Winter is slowly but surely releasing its grip here in Hokkaido. In the low-lying areas, such as where we are in Chitose City, there is no snow left. The only remnants are softer-than-usual dirt roads, still settling down after the deep-freeze.
So Haidee and I made the most of a blue-sky sunny day on Sunday, and went for a bike ride. The loose purpose of the trip was to visit the Matsuura Farm, producers of some free-range eggs we’d bought a few days earlier. Since they were local (10km from our apartment), we thought we’d drop by to see just how ‘free’ their free-range chooks were. There can be quite a lot of variation, even under the banner of free-range.
Our route took us along the beautiful Chitose River for 6km before weaving our way through farming roads. A large feature of the day was what appeared to be large gravel pits. What the photos don’t show is the bitterly cold wind. Despite the sunshine, a cold easterly was blowing, keeping our eastward progress slow. It was just cold enough to warrant thin liner gloves, but at times my hands were achingly cold. Out of the wind, it was quite pleasant.
It took us just under two hours to meander our way to the Matsuura Farm. We already knew that it would unlikely be open for the general public; their website indicated that from late April, the general public could buy produce directly from the farm, and take farm tours. Sure enough, the wooden stall buildings were still shuttered closed. All we could see from the road were some bantam hens happily scratching in a large pen about 80m in from the road. We’d have to put off our formal appraisal of the free-range chook situation until another time.
They were in full swing getting the fields ready for planting, however.
By now, it was lunch time. Foolishly, however, we’d not really thought through too much where we’d be having lunch. We just assumed that there’d be somewhere obvious that would be selling something. But of course it was still early season. The numerous farms with their direct-to-the-public stalls that are heaving with customers in the summer, were still not in business.
Google told me that there was a hotspring inn 3.5km away, so I called them to see if they did meals. “No, we don’t,” they told me. “But just down the road there is a place that does pilaf and pizza and curries!” The kind man let me know the name of the place, and we pushed on into the stiff cold headwind for another 20 minutes to find a promising-looking eatery with a French flag out front.
It looked expensive. Through the windows, we could see cloth napkins folded neatly in peaks on the tables. But as far as we knew, this was the only place for miles around to have lunch. And I was fading. We decided to go for it.
At 2,000yen a head for their cheapest lunch, this was a pricey place. Usually we’d pay less than 1,000 yen for a delicious Japanese meal on the road. But the Japanese chef seemed to know his stuff. The interior was adorned with awards and photos of him with various celebrities. The three-course meal (carrot soup, beef meat loaf, local iceacream and coffee) left us feeling satisfied. Mental not to self: early April in this part of eastern Chitose is thin on options for a feed.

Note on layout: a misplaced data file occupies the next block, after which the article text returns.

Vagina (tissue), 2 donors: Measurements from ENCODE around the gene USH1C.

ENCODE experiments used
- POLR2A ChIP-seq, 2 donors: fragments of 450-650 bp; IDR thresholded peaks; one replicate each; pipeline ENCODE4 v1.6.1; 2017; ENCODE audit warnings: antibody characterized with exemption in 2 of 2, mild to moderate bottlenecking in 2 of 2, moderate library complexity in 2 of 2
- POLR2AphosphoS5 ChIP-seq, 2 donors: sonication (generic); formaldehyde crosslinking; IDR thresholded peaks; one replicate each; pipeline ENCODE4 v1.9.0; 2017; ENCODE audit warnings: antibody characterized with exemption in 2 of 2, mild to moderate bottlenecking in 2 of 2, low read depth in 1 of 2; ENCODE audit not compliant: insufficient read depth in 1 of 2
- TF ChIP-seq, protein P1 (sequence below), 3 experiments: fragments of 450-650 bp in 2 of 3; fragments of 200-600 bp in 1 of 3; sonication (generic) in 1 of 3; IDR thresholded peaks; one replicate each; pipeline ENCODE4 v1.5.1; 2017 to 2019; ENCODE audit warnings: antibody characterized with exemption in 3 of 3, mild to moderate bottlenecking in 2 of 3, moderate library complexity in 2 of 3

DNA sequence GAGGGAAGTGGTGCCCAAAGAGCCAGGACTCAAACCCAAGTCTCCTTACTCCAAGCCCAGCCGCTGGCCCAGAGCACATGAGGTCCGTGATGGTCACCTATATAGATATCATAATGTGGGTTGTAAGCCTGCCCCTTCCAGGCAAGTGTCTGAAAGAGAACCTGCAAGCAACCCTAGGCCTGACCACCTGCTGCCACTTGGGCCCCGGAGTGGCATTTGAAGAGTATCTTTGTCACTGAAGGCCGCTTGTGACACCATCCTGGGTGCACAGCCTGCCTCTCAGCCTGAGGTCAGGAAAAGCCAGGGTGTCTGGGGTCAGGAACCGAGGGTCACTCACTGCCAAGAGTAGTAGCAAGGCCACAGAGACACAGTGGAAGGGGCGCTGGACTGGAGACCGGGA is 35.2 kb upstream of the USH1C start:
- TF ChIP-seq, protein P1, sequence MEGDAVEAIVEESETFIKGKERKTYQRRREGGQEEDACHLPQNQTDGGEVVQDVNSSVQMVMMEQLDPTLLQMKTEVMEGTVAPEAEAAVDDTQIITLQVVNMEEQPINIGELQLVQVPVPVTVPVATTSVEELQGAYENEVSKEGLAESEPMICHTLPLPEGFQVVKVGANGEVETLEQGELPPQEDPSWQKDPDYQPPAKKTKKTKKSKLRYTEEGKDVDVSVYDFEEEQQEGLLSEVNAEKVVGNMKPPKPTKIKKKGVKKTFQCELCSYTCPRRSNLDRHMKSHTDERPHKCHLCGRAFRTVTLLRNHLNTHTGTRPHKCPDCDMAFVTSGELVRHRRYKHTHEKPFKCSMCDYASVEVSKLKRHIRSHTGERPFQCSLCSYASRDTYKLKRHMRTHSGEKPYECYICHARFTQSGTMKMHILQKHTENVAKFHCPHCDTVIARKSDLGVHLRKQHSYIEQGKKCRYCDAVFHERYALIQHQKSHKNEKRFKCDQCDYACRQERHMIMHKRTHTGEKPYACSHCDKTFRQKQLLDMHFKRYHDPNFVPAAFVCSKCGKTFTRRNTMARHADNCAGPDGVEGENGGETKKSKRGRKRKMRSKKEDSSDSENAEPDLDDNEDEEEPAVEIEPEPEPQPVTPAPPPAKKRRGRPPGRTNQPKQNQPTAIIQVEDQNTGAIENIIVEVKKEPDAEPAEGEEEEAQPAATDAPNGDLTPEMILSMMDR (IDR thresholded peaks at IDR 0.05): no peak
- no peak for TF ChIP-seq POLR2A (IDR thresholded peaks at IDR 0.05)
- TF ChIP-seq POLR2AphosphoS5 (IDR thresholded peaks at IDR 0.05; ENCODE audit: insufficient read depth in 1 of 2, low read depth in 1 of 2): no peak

Bellies taken care of, our next stop was the Matsubara Onsen Ryokan hot spring. We’d only found out about this place on Google Maps, so had no idea what to expect. The outside looked pretty run down.
But the staff were friendly. “I’m afraid that our hot pools are quite small. At the moment, the men’s is full, but there is plenty of room in the ladies’ side,” said the cheerful man at the reception. The interior smelled damp and like stale tobacco smoke.
Turning to me, he said “but go down and take a look in the men’s side, and if there’s space, then you won’t have to wait.” There were already a few guys loitering around the reception area, obviously waiting until people left before heading down the dingy hallway to the hot pool area. I wandered down with Haidee, and took a look in the mens’ area. Sure enough, there were two small pools, one slightly larger than the other. The smaller one had two guys soaking silently in it, less than 10 cm between their shoulders. The larger pool had three guys crouched in there, with room for one more at a stretch. I stripped off and went in anyway, hoping that someone would vacate a spot in a pool while I was washing (in Japan, people soak in hot pools naked, washing with soap and water before getting into the hotpools).
Soon enough, one of the guys hauled himself out of the hot water just as I was rinsing off. I promptly took his place in the tanin-soaked water. It was so tea-brown that one’s hand disappeared out of sight less than 5cm from the surface of the pool. There was no doubt that this was a natural hot spring. I felt my body finally warming up after being buffeted by that cold wind on the bike.
Onsen over, we got back on the bikes and started back to Chitose, now with mostly a tailwind. All around we saw nooks and crannies in the farmlands, seeming like they were patiently awaiting the warmer weather. This place will soon be alive with green.
In the meantime, however, we were just enjoying the tailwinds…And big wide open windswept spaces.